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BRUINS 2, CANUCKS 0

Bruins, Thomas hold fort

Canucks control play, but can't dent the net

There was blood on the ice. Blood on his visor. And naturally, blood pooling in Brad Stuart's mouth after he hit the deck to block a second-period Trevor Linden shot, which ricocheted off his face shield and smacked him in the face.

And naturally, Stuart returned to the ice in the third period with seven stitches holding together his upper lip, which covered the choppers he initially thought he had lost.

"At least I've got my two front teeth for Christmas," said Stuart.

It was that kind of grinding, bruising game for the Bruins, who scored a 2-0 victory over the Vancouver Canucks before 12,348 at TD Banknorth Garden last night and swiped 2 points they might not have deserved. With the Canucks applying pressure at every turn for part of the second period and nearly all of the third, the retreating Bruins clogged shooting lanes, recording 15 blocked shots.

Behind them, Tim Thomas stopped all 39 Vancouver shots, claiming his first shutout of the season and serving as the last line of an under-siege defense that bent, sagged, and groaned under the assault -- but never broke.

"As a defenseman or a winger battling against the wall, you feel good about the luxury of exhaustion and winning," said coach Dave Lewis.

In the third period, the Bruins didn't record a single shot. In the last two periods, the Canucks outshot the Bruins, 27-6.

"We D'ed up," said Marc Savard. "Maybe a little too much."

But the Bruins had three things working in their favor:

First, a potent power play that cashed in twice during the first period.

Second, a perfect penalty kill that stuffed six Vancouver power plays and is now 12 for 12 in the last two games.

Third, a goalie who, according to defenseman Jason York, got some extra dessert last night for the big-time, brick-up-the-net performance he turned in.

"Timmy was unbelievable again tonight," said Zdeno Chara, who was whistled with 0.1 seconds remaining for playing the puck with a broken stick. "He held us in the game."

Earlier this season, the Bruins were adept in handing away third-period leads. They coughed up a two-goal third-period advantage against the St. Louis Blues in the fourth game of the season, turning a 2-0 victory into a 3-2 shootout loss. On Nov. 2, the Bruins took a 4-1 lead into the third against the Buffalo Sabres. By the end of the game, the shell-shocked Bruins, who had allowed three third-period goals, lost a 5-4 shootout decision.

Last night, they didn't play their best, as Glen Murray acknowledged. But in contrast to earlier in the season, when they knocked their knees and tucked their tails at the first sign of pressure, the Bruins believed they could win.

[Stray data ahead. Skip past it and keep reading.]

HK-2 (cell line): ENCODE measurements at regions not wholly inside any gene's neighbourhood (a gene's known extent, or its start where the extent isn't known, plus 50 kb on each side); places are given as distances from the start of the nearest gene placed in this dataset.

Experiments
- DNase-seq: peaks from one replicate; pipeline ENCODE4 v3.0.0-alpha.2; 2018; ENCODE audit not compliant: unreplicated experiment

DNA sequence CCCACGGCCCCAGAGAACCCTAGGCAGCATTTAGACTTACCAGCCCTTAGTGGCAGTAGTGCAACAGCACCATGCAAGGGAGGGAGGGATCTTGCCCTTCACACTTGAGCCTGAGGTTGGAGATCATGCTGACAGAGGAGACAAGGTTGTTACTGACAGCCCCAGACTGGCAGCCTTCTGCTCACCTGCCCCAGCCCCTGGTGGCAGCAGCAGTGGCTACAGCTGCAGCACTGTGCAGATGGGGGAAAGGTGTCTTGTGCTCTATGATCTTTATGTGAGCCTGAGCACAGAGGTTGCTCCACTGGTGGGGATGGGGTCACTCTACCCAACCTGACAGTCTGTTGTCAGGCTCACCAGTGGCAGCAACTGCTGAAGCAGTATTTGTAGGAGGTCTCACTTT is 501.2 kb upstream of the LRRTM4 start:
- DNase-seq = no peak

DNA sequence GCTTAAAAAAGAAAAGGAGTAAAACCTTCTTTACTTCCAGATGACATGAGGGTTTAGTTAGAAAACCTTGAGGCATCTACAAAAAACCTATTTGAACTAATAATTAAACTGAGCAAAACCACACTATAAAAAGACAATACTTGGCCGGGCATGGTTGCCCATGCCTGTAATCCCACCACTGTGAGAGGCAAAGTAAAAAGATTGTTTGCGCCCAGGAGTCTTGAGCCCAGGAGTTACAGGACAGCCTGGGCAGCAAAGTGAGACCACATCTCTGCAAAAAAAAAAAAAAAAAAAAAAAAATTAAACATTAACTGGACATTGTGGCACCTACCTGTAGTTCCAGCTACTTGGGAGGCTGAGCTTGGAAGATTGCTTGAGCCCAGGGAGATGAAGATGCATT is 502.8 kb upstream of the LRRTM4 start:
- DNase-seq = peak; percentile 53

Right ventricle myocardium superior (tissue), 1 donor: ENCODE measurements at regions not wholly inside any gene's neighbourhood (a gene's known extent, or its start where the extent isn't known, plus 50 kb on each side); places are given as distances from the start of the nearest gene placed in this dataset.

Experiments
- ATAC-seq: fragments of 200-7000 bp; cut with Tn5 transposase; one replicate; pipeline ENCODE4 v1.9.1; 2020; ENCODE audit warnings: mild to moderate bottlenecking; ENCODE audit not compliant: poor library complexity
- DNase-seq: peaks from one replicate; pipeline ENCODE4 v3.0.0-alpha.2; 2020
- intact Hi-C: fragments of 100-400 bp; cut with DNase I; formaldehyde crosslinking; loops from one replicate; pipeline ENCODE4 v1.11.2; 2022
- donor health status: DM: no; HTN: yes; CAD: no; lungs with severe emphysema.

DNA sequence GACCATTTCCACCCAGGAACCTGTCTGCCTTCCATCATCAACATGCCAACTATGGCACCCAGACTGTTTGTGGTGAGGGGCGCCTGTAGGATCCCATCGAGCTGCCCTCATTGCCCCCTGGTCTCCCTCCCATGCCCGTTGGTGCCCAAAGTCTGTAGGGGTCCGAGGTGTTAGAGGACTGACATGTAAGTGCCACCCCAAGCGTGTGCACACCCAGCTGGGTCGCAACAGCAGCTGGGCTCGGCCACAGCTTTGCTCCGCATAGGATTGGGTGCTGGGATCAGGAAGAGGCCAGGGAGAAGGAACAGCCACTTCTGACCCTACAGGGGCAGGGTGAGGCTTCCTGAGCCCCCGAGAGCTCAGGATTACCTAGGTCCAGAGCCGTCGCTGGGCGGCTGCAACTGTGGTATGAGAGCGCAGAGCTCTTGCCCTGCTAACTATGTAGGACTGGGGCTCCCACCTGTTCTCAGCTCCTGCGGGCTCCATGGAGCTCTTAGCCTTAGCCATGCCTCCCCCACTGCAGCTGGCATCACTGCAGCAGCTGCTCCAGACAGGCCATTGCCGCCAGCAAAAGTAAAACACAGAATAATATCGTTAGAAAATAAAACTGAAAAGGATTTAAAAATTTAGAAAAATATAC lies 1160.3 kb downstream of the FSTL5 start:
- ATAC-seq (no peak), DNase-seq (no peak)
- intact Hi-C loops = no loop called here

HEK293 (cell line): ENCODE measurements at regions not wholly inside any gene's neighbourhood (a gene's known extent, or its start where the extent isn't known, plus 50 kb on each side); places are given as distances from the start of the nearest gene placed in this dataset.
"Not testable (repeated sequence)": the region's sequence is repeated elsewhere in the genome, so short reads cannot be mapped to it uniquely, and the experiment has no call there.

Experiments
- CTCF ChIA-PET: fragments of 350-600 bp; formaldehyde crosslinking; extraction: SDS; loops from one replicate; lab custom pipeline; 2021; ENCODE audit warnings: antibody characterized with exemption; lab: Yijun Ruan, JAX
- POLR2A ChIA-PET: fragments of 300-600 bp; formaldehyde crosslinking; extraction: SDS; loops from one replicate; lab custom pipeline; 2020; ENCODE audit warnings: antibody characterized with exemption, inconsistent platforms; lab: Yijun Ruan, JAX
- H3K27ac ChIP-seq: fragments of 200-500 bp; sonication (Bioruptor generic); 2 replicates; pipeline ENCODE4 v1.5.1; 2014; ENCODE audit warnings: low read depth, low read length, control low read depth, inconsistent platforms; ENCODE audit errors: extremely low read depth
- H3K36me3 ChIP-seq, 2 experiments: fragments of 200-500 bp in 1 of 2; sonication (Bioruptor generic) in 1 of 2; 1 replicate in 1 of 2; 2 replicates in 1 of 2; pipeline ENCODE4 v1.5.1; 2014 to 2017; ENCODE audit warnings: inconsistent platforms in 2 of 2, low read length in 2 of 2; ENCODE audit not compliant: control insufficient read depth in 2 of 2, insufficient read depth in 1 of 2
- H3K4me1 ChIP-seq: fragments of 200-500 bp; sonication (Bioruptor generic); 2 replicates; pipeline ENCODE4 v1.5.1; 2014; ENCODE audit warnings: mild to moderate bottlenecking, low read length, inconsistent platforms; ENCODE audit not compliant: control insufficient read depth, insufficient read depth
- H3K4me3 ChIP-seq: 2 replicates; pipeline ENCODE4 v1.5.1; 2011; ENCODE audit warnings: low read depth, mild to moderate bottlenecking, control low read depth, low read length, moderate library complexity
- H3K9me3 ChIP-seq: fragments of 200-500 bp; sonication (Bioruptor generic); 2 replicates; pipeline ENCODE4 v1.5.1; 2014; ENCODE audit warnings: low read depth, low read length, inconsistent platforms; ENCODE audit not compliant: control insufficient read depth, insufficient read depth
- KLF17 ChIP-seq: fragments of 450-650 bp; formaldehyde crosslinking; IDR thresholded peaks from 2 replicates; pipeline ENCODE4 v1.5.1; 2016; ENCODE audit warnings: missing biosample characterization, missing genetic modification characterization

"Give us this game early in October. I don't think this happens," said Paul Mara. "But with the confidence this team has now, it's night and day compared to where we were coming from."

In the first period, when they showed the only offensive spark they had all game, the Bruins took advantage of Vancouver's undisciplined play. With Internet phenomenon Rory Fitzpatrick -- the pointless defenseman has been the centerpiece of an online write-in campaign for the All-Star Game -- in the penalty box for hooking, the Bruins scored their first goal.

Savard, standing at the top of the right circle, faked a slapper, throwing off goalie Dany Sabourin (17 saves). Savard pulled a pass down low to Marco Sturm, who spotted Patrice Bergeron open on the other side. Sturm sent a cross-crease pass that Bergeron potted for a backdoor goal at 3:14, his 11th strike of the season.

The Bruins went on a five-on-three power play later in the period, thanks to some ill-timed chirping by Linden, Vancouver's alternate captain. After forward Jan Bulis was whistled for hooking, Linden, from the bench, pounded his stick against the boards and offered his thoughts on the penalty.

Linden was tagged with an unsportsmanlike conduct penalty and a 10-minute misconduct, giving the Bruins a two-minute, five-on-three power play. Twenty seconds after the calls, the Bruins took advantage when Murray, from the top of the left circle, took a feed from Chara and hummed a one-timer past Sabourin.

After that, it was pack-it-in time for the trap-happy Bruins, who saw the Canucks attempt everything to get pucks through. Early on, they got some good scoring chances that Thomas turned aside. Later, they tried fancy backdoor and cross-crease plays that the Boston defense covered. They threw shot after shot on goal and crashed the net, drawing the ire of Thomas, who shoved forward Alexandre Burrows for getting too close during one scrum.

Finally, with pucks being blocked and Thomas making initial stops, the Canucks tried shooting wide in hopes of tips or bounces off the end boards.

None of it worked.

"We got lucky. No question about it," said Murray, who scored his team-leading 18th goal. "The way we played the last two periods, we were very lucky to pull that one out. It's a win -- we'll definitely take the win -- but we can't play like that."

Fluto Shinzawa can be reached at FShinzawa@globe.com.

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